This article is only relevant for v0.9.10 and later.

Setup PKI for the MQTT Broker

This page describes how to setup the Public Key Infrastructure (PKI) for the MQTT broker.

If you want to use MQTT over TLS (MQTTS) or Secure Web Socket (WSS) you need to setup a Public Key Infrastructure (PKI).

Read the blog article about secure communication in IoT to learn more about encryption and certificates.

Structure overview

The Public Key Infrastructure for HiveMQ consists of two Java Key Stores (JKS):

  • Keystore: The Keystore contains the HiveMQ certificate and private keys. This store must be confidential, since anyone with access to it could generate valid client certificates and read or send messages in your MQTT infrastructure.
  • Truststore: The Truststore contains all the clients public certificates. HiveMQ uses it to verify the authenticity of the connections.

Before you begin

You need to have the following tools installed:

  • OpenSSL. If you are using Windows, you can install it with Chocolatey.
  • Java

Create a Keystore

Open a terminal and run the following command:

keytool -genkey -keyalg RSA -alias hivemq -keystore hivemq.jks -storepass <password> -validity <days> -keysize 4096 -dname "CN=united-manufacturing-hub-mqtt" -ext "SAN=IP:127.0.0.1"

Replace the following placeholders:

  • <password>: The password for the keystore. You can use any password you want.
  • <days>: The number of days the certificate should be valid.

The command runs for a few minutes and generates a file named hivemq.jks in the current directory, which contains the HiveMQ certificate and private key.

If you want to explore the contents of the keystore, you can use Keystore Explorer.

Generate client certificates

Open a terminal and create a directory for the client certificates:

mkdir pki

Follow these steps for each client you want to generate a certificate for.

  1. Create a new key pair:

    openssl req -new -x509 -newkey rsa:4096 -keyout "pki/<servicename>-key.pem" -out "pki/<servicename>-cert.pem" -nodes -days <days> -subj "/CN=<servicename>"
    
  2. Convert the certificate to the correct format:

    openssl x509 -outform der -in "pki/<servicename>-cert.pem" -out "pki/<servicename>.crt"
    
  3. Import the certificate into the Truststore:

    keytool -import -file "pki/<servicename>.crt" -alias "<servicename>" -keystore hivemq-trust-store.jks -storepass <password>
    

Replace the following placeholders:

  • <servicename> with the name of the client. Use the service name from the Network > Services tab in UMHLens / OpenLens.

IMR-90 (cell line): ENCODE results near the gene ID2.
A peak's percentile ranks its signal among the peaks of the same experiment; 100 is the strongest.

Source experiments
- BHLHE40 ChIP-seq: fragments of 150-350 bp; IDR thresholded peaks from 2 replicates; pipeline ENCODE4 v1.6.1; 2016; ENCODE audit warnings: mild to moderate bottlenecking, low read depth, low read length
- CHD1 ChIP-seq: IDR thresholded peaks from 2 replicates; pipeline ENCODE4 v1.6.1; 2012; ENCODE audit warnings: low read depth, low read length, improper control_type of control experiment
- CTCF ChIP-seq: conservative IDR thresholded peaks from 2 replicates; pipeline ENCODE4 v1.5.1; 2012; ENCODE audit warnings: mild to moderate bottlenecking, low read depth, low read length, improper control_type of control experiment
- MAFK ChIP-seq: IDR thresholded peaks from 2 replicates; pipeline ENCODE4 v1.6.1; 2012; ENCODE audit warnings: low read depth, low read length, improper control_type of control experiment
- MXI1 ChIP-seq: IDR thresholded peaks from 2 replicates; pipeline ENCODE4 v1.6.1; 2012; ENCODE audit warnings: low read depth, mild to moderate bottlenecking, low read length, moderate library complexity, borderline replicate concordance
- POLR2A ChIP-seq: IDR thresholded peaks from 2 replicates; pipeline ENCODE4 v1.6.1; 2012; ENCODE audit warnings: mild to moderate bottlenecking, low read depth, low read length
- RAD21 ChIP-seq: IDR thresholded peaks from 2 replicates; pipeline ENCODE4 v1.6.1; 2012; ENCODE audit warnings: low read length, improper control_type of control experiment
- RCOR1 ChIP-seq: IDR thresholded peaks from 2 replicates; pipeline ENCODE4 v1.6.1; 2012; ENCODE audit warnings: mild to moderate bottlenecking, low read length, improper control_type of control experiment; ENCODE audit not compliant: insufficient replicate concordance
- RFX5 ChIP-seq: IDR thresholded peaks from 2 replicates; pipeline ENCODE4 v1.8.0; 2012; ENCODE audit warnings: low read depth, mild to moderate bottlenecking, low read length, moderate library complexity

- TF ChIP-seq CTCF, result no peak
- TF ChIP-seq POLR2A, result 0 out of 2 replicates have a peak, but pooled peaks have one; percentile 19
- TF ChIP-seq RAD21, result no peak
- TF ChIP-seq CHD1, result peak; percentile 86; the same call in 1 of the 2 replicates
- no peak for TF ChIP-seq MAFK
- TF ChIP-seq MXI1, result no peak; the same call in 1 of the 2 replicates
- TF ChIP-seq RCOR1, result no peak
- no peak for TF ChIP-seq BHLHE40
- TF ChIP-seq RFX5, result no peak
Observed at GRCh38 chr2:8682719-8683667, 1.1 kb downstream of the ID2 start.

• <days> with the number of days the certificate should be valid.
  • <password> with the password for the Truststore. You can use any password you want.

Import the PKI into the United Manufacturing Hub

First you need to encode in base64 the Keystore, the Truststore and all the PEM files. Use the following script to encode everything automatically:

Get-ChildItem .\ -Recurse -Include *.jks,*.pem | ForEach-Object {
    $FileContent = Get-Content $_ -Raw
    $fileContentInBytes = [System.Text.Encoding]::UTF8.GetBytes($FileContent)
    $fileContentEncoded = [System.Convert]::ToBase64String($fileContentInBytes)
    $fileContentEncoded > $_".b64"
    Write-Host $_".b64 File Encoded Successfully!"
}

find ./ -regex '.*\.jks\|.*\.pem' -exec openssl base64 -A -in {} -out {}.b64 \;

You could also do it manually with the following command:

openssl base64 -A -in <filename> -out <filename>.b64

Now you can import the PKI into the United Manufacturing Hub. To do so, create a file named pki.yaml with the following content:

_000_commonConfig:
  infrastructure:
    mqtt:
      tls:
        keystoreBase64: <content of hivemq.jks.b64>
        keystorePassword: <password>
        truststoreBase64: <content of hivemq-trust-store.jks.b64>
        truststorePassword: <password>
        <servicename>.cert: <content of <servicename>-cert.pem.b64>
        <servicename>.key: <content of <servicename>-key.pem.b64>

Now, send copy it to your instance with the following command:

scp pki.yaml <username>@<ip-address>:/tmp

After that, access the instance with SSH and run the following command:

sudo $(which helm) upgrade -f /tmp/pki.yaml united-manufacturing-hub united-manufacturing-hub/united-manufacturing-hub -n united-manufacturing-hub --reuse-values --version $(sudo $(which helm) get metadata united-manufacturing-hub -n united-manufacturing-hub --kubeconfig /etc/rancher/k3s/k3s.yaml -o json | jq '.version') --kubeconfig /etc/rancher/k3s/k3s.yaml

What’s next

Last modified April 16, 2024: Update favicons (#285) (acbfbbf)